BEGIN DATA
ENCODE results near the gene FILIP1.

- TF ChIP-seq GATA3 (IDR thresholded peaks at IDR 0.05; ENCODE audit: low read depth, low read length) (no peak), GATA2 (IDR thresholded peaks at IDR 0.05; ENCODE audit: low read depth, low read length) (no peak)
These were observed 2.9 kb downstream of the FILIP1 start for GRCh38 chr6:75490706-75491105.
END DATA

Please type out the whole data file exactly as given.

ENCODE results near the gene FILIP1.

- TF ChIP-seq GATA3 (IDR thresholded peaks at IDR 0.05; ENCODE audit: low read depth, low read length) (no peak), GATA2 (IDR thresholded peaks at IDR 0.05; ENCODE audit: low read depth, low read length) (no peak)
These were observed 2.9 kb downstream of the FILIP1 start for GRCh38 chr6:75490706-75491105.